Dropbox warns about a Dropbox Sign breach

Dropbox has shared a report on a data breach in the Dropbox Sign e-signature service. What does this mean for users, and what should they do?

Dropbox Sign e-signature service hacked

Dropbox has shared the results of an investigation into a hack of its infrastructure. The company doesn’t specify when the incident actually occurred, stating only that the attack was noticed by company employees on April 24. Here, we explain what happened, what data was leaked, and how to protect yourself and your company from the consequences of the incident.

Dropbox Sign hack: how it happened and what data was stolen

Unidentified attackers have managed to compromise the Dropbox Sign service account, and thus gain access to the platform’s internal automatic configuration mechanism. Using this access, hackers were able to lay their hands on a database that contains information about Dropbox Sign users.

As a result, the following data of registered users of the Sign service was stolen:

  • usernames;
  • email addresses;
  • phone numbers;
  • passwords (hashed);
  • authentication keys for the DropBox Sign API;
  • OAuth authentication tokens;
  • SMS and application two-factor authentication tokens.

If users of the service have interacted with it without creating an account, only their names and email addresses have been leaked.

Dropbox claims that it found no signs of unauthorized access to the contents of user accounts, that is – documents and agreements, as well as payment information.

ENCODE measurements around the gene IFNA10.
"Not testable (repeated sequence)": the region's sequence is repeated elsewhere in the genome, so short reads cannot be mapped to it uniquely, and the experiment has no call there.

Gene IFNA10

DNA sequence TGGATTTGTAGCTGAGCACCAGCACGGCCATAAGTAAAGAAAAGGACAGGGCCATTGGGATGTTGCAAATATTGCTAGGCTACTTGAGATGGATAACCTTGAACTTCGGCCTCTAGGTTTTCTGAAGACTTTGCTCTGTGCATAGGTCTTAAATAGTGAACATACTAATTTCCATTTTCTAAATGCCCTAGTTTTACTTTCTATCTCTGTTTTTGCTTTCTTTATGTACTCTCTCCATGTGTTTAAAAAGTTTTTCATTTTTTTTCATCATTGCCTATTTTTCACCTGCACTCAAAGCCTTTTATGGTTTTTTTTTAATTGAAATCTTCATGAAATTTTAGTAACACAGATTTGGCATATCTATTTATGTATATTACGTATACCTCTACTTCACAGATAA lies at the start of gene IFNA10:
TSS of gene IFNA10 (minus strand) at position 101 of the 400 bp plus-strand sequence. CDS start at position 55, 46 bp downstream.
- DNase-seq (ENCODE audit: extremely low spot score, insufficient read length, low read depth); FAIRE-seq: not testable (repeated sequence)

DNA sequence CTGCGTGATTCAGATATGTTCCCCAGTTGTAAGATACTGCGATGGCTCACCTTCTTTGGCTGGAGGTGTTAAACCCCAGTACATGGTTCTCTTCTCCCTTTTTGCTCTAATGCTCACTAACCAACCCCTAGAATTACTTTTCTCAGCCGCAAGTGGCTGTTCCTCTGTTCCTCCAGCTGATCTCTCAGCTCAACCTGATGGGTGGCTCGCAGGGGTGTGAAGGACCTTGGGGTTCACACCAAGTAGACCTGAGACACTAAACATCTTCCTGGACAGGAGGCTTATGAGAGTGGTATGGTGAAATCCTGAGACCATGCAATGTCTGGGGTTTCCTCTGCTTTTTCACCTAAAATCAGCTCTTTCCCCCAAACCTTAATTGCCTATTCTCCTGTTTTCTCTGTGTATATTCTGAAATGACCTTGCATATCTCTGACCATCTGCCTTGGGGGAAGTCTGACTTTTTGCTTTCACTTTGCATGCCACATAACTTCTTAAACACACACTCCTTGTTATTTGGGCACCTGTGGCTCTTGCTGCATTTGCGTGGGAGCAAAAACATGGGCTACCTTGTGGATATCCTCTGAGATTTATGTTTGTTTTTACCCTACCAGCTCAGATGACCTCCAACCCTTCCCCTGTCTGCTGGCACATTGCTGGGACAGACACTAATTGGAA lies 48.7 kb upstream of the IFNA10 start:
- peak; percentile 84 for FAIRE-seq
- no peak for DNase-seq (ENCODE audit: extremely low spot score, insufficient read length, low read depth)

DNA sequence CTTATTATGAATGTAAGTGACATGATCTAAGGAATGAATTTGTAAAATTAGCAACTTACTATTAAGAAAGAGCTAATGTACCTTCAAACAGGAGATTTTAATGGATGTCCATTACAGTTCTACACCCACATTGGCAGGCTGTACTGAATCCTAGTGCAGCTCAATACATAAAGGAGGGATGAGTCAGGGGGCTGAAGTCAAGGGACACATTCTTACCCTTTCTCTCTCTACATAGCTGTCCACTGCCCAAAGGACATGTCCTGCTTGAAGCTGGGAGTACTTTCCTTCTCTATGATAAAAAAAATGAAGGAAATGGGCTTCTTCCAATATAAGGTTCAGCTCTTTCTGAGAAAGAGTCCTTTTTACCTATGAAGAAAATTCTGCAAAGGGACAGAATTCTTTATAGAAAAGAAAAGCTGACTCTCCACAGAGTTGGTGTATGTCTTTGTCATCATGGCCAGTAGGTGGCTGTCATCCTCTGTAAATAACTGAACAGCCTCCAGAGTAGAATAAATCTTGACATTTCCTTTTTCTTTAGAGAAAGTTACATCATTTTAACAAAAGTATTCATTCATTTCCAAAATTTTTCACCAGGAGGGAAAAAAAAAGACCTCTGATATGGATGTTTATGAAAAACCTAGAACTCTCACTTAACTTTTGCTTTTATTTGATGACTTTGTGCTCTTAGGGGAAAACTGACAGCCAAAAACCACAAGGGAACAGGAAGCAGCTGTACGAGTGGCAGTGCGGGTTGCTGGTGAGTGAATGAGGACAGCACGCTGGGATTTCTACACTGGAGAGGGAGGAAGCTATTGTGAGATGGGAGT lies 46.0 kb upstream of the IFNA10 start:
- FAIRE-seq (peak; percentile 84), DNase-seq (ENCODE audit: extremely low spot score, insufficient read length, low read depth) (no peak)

As a protective measure, Dropbox reset the passwords for all Dropbox Sign accounts and ended all active sessions, so you’ll have to log in to the service again and set a new password.

Does the Dropbox Sign hack affect all Dropbox users?

Dropbox Sign, formerly known as HelloSign, is Dropbox’s standalone cloud document workflow tool, used primarily for signing electronic documents. The closest analogues of this service are DocuSign and Adobe Sign.

As the company emphasizes in its statement, Dropbox Sign’s infrastructure is “largely separate from other Dropbox services”. Judging by the results of the company’s investigation, the Dropbox Sign hack was an isolated incident and did not affect other Dropbox products. Thus, according to the information we have now, it doesn’t in any way threaten users of the company’s main service, Dropbox cloud file storage itself. This is also true for those users whose Sign account was linked to their main Dropbox account.

What should you do about Dropbox Sign being hacked?

Dropbox has already reset passwords for all Dropbox Sign accounts. So you will have to change the password in any case. We recommend using a completely new password rather than a slightly modified version of the old one. Ideally, you should generate a long random combination of characters using password manager and store it there.

Since two-factor authentication tokens were also stolen, you should reset them as well. If you used SMS, the reset occurred automatically. And if you used an application, you will have to do it yourself. To do so, go through the process of registering your authenticator app with the Dropbox Sign service again.

The list of data stolen by hackers also includes authentication keys for the Dropbox Sign API. So if your company used this tool through the API, you need to generate a new key.

Finally, if you’ve used the same password in any other services, you should change it as  quickly as possible – especially if it was accompanied by the same username, email address, or phone number that you specified while registering for Dropbox Sign. Again, for this it is convenient to use our Password Manager, which, by the way, is part of our security solution for small businesses.